AAV Targeting Adipose Tissue Summary

By: Rhiannon

Published: 02/17/2020

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Editor's note: Another special guest post from Rhiannon. To see the first in the series click here.

Another really interesting project I have going on is designing adeno associated viruses to better target adipose tissue, which is essentially fat. When you think of gene therapy, you might just imagine some genes getting injected to the site of where they are missing, but simply injecting genes into a person doesn't work. A vector is needed to safely transport the gene of interest to a particular organ or tissue to reduce degradation, ensure continuous gene expression, and limit broad expression, which may have harmful effects. It's better to limit off-target expression (the virus will go everywhere once injected systemically but will bind and enter certain cells depending on its capsid proteins) to reduce the immune response.

Like many viruses AAVs are icosahedrons.

Scientists have discovered the genetic basis of many diseases, and an approach to ameliorate the symptoms, if not cure the disease, has been to introduce genes to produce a protein that is missing or introduce RNA interference to knock out a gene. It can get complicated when designing ways to affect gene expression by coding for RNA or DNA to be expressed in a cell.

In order to do all that, however, you have to deliver it to that particular cell. This is where viruses come in! AAVs are the most common because they are the safest choice, but also difficult to produce in large quantities. AAV's are a naturally occurring virus, but the ones used in gene therapy are so far removed from these wild caught AAVs. The name adeno-associated virus implies that the virus itself is dependent on another virus, indeed for replication. This quality is what makes the virus safe, besides the fact that it is not known to cause disease in humans. In addition, while the wild AAVs out on the street may undergo site-specific integration in the host genome, recombinant AAV vectors designed in the lab have their genome adjacent to the nuclear DNA, otherwise called episomal DNA. This is important because when viruses insert their DNA into the host cell's genome it can cause cancer if the DNA is inserted within genes important for the cell cycle and growth. Interestingly, human papilloma virus (HPV) and hepatitis B virus are known to enhance carcinogenesis by integrating into the host genome and influencing signaling pathways for the cell. HPV actually encodes proteins that set the stage for cancer development. Viruses like cancer because it means cell division and more viruses! Yay!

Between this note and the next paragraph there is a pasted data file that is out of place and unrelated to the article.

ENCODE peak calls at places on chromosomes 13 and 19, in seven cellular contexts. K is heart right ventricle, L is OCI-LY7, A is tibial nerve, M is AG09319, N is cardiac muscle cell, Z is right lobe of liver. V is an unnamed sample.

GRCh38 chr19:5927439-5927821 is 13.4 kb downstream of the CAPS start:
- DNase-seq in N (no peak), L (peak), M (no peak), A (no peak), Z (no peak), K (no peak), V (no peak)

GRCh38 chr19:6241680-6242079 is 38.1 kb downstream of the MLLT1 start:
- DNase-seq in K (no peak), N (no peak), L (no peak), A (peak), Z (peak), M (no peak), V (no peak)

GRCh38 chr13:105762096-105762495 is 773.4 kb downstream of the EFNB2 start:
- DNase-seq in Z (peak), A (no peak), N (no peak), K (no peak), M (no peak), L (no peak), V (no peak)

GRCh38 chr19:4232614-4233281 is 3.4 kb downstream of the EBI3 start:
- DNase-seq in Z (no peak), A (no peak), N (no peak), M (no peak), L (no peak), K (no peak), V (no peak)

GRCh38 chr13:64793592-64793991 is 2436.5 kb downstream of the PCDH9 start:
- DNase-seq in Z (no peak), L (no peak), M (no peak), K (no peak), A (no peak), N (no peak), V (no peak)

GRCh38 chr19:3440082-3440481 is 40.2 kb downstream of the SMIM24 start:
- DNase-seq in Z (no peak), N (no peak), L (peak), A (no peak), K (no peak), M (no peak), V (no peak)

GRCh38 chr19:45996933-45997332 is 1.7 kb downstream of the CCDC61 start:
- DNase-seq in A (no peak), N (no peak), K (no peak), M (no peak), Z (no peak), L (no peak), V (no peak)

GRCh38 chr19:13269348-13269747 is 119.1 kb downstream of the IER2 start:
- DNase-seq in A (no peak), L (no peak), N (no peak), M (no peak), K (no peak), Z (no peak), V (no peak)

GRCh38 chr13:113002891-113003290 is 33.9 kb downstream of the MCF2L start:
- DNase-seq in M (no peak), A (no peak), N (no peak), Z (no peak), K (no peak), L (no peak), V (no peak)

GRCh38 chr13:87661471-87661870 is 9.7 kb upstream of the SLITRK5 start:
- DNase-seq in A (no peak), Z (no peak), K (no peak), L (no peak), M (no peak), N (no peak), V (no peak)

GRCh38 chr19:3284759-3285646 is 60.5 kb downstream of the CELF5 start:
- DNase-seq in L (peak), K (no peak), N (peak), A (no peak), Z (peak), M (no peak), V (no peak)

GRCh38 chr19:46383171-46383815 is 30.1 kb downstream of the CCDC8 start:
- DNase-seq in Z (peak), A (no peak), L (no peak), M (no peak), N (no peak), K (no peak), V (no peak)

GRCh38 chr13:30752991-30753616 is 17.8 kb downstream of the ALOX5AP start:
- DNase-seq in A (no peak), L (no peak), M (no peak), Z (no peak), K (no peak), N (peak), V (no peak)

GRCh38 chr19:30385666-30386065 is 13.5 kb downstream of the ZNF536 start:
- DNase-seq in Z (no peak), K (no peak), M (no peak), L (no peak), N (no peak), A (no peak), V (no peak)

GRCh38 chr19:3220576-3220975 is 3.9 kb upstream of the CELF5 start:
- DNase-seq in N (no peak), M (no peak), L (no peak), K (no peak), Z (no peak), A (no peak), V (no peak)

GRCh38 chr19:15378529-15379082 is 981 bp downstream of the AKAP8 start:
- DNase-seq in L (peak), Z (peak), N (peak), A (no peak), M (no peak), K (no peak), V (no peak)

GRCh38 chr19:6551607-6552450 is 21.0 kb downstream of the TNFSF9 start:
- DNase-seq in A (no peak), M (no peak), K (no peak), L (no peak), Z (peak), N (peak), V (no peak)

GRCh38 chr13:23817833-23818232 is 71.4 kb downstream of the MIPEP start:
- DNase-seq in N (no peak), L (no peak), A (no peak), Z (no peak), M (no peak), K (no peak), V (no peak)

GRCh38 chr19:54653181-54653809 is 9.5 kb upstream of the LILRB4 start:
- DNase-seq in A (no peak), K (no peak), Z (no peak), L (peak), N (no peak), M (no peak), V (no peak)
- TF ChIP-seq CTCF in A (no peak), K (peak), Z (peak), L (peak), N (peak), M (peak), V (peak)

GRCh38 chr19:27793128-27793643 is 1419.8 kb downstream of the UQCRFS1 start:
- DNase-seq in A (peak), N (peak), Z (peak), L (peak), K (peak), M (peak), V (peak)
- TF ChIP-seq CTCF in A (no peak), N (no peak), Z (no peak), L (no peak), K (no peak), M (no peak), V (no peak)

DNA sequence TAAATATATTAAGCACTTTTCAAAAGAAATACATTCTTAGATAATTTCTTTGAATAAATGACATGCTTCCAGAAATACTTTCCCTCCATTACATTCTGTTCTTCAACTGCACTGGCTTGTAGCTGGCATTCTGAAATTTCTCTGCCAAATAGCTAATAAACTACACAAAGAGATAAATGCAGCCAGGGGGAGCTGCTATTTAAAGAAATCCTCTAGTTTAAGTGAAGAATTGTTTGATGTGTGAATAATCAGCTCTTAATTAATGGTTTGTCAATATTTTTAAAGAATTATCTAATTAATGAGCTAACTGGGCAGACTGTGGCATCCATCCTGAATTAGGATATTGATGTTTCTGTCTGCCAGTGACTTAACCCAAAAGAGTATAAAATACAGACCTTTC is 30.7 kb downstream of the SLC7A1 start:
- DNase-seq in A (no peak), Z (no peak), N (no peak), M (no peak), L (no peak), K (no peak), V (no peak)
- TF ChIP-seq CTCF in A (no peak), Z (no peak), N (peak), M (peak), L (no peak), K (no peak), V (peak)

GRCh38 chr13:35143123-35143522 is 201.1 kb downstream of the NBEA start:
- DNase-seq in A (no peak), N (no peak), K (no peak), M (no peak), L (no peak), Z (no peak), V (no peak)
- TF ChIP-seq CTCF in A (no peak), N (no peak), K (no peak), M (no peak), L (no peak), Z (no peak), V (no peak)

At least if you get injected with a bunch of AAV for gene therapy you don't have to worry about the viruses inserting into your genome. Or do you A study published in 2020 of dogs with hemophilia treated with AAV showed DNA integration near genes that control cell growth 10 years after the treatment. This doesn't mean that all gene therapy studies should stop (I need my PhD projects!!) because they saw that integration was limited and didn't seem to have any adverse health effects. The importance of this finding is that we are constantly learning new things about AAV biology, like how they can continue expressing their gene insert in the host cell and may stick around longer than we expected, when integrated into the host's genome. We don't have that much information about the long term health outcomes of gene therapy, and especially not in people. Many of the gene therapy treatments are for people with diseases with few treatment options and reduced life expectancy.

My work is not even pre-clinical necessarily because I am designing AAV mutants that somehow express in the fat tissue more than other tissues in order to look at adipose pathways. Why fat tissue you ask? My lab studies how adipokines (secretory molecules from fat) influence and are influenced by the hypothalamus and how this affects metabolic diseases. Adipose lipid metabolism is involved in the development of obesity and type 2 diabetes. Hopefully I'll find a better virus to target adipocytes to understand adipose tissue biology and disease pathogenesis.